Synthetic division is a shortcut for polynomial division when the divisor is of the form x – a. Only numeric coefficients of the dividend are used when dividing with synthetic division.
Example 1
Divide (2 x – 11 + 3 x ^{3}) by ( x – 3).
First, this problem is done in the traditional manner. Then it is done by using the synthetic division method.
In the traditional manner,
The answer is .
To do the problem using synthetic division, follow this procedure:

Write the polynomial being divided in descending order. Then write only its coefficients and constant, using 0 for any missing terms.

Write the constant, a, of the divisor, x – a, to the left. In this problem, a = 3 because you use the additive inverse of the constant. (Remember, the additive inverse of –3 is 3.)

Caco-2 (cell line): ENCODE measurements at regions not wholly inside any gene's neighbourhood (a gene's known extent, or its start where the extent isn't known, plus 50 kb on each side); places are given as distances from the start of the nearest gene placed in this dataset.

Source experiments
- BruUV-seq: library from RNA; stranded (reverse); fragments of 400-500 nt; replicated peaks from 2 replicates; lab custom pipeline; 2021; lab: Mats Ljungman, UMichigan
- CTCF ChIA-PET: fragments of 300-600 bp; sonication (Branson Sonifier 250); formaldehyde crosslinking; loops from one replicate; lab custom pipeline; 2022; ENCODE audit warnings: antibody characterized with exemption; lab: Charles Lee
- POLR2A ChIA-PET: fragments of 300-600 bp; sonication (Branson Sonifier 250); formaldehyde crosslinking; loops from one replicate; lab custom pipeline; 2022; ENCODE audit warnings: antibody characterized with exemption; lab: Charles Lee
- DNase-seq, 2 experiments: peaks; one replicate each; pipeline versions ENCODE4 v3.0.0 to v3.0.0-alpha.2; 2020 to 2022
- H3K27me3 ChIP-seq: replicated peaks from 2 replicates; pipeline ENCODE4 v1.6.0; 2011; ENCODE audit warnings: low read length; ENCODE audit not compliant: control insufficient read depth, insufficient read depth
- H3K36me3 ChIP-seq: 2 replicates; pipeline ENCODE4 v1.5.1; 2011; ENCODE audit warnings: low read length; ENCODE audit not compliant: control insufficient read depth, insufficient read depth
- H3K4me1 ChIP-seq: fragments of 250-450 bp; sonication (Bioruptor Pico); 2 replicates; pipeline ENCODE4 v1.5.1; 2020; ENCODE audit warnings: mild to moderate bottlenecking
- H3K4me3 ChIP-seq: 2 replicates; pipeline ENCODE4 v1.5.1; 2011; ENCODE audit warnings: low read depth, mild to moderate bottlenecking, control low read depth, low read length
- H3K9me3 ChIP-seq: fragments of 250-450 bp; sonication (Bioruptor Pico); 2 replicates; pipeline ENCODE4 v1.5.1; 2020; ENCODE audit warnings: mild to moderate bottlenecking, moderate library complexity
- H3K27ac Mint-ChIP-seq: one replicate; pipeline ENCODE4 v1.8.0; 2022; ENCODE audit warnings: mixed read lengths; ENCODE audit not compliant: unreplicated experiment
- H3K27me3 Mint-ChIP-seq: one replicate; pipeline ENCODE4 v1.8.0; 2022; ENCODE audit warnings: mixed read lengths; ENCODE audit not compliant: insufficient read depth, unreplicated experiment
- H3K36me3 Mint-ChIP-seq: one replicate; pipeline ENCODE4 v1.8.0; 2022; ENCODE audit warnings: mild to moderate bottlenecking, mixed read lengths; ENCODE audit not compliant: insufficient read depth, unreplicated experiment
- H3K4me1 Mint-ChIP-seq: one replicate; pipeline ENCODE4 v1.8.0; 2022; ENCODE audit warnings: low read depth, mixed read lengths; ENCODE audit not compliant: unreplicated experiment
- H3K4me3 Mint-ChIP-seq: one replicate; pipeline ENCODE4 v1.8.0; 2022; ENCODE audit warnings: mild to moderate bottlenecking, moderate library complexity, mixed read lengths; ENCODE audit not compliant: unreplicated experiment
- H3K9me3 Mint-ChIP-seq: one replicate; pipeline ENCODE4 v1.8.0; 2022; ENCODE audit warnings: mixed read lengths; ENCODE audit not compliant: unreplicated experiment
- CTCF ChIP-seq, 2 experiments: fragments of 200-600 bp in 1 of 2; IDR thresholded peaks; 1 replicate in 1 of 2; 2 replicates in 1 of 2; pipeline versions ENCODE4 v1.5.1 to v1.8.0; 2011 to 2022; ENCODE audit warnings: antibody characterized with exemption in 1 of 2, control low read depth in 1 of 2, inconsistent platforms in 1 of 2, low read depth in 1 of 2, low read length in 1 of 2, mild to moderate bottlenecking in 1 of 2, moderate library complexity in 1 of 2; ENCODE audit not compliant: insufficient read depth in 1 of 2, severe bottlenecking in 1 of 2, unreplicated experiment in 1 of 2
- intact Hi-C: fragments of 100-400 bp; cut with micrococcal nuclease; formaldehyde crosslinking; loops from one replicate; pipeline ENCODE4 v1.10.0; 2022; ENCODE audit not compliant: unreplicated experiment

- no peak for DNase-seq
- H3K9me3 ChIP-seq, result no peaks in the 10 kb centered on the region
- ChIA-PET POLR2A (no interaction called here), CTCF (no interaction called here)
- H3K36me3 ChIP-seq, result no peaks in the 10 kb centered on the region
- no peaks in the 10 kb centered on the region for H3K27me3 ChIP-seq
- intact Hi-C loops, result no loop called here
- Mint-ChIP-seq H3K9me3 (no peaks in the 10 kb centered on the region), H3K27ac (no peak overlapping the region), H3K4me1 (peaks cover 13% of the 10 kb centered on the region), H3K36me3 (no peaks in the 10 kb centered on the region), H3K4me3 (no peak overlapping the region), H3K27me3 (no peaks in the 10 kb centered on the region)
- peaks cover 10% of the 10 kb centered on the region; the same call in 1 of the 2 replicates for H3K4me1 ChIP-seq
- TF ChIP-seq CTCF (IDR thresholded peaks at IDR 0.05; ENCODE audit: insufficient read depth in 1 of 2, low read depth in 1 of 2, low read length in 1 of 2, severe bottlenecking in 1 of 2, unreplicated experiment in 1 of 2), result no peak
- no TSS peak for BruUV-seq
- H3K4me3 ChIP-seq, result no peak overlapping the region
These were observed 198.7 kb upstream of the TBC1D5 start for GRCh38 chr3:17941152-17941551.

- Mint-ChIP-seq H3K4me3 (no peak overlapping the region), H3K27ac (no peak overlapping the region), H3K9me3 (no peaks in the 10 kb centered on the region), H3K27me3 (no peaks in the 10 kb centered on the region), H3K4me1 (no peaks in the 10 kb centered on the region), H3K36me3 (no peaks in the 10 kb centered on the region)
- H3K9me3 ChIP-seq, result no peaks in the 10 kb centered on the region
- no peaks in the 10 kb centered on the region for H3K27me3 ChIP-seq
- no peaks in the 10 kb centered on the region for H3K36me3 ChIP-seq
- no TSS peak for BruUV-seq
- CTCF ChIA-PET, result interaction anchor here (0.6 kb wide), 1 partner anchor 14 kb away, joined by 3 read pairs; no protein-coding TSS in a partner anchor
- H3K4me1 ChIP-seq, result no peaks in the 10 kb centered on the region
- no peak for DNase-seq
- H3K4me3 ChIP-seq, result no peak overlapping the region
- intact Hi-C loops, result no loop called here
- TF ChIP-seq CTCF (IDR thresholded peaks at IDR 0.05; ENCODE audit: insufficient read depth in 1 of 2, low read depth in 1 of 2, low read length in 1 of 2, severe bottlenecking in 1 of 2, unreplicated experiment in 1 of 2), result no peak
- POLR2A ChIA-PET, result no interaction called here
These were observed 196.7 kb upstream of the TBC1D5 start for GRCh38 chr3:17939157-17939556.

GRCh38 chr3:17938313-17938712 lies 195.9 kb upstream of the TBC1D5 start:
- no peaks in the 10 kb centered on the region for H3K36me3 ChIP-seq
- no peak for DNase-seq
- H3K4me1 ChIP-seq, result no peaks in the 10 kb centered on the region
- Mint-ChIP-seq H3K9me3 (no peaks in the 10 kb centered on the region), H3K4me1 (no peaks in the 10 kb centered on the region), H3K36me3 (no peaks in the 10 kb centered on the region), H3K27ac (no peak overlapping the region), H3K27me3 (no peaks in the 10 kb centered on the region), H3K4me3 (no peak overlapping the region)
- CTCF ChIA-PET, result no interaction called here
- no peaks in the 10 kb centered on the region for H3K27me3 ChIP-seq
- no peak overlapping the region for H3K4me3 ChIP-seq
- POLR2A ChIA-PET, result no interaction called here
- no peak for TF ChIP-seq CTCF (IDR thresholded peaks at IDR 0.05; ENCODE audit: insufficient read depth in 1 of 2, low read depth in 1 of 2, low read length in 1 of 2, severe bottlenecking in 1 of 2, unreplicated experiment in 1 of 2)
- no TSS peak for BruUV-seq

Bring down the first coefficient as shown.

Multiply the first coefficient by the divisor, 3. Then write this product under the second coefficient.

Add the second coefficient with the product and write the sum as shown.

Continue this process of multiplying and adding until there is a sum for the last column.
The numbers along the bottom row are the coefficients of the quotient with the powers of x in descending order. The last coefficient is the remainder. The first power is one less than the highest power of the polynomial that was being divided.
The division answer is .
Example 2
Divide (5 x ^{4} + 6 x ^{3} – 9 x ^{2} – 7 x + 6) by ( x + 2) using the synthetic method.
To put the divisor, x + 2, into the form x – a, use the constant's negative. That means using x – (+2), so a = –2.
The answer is .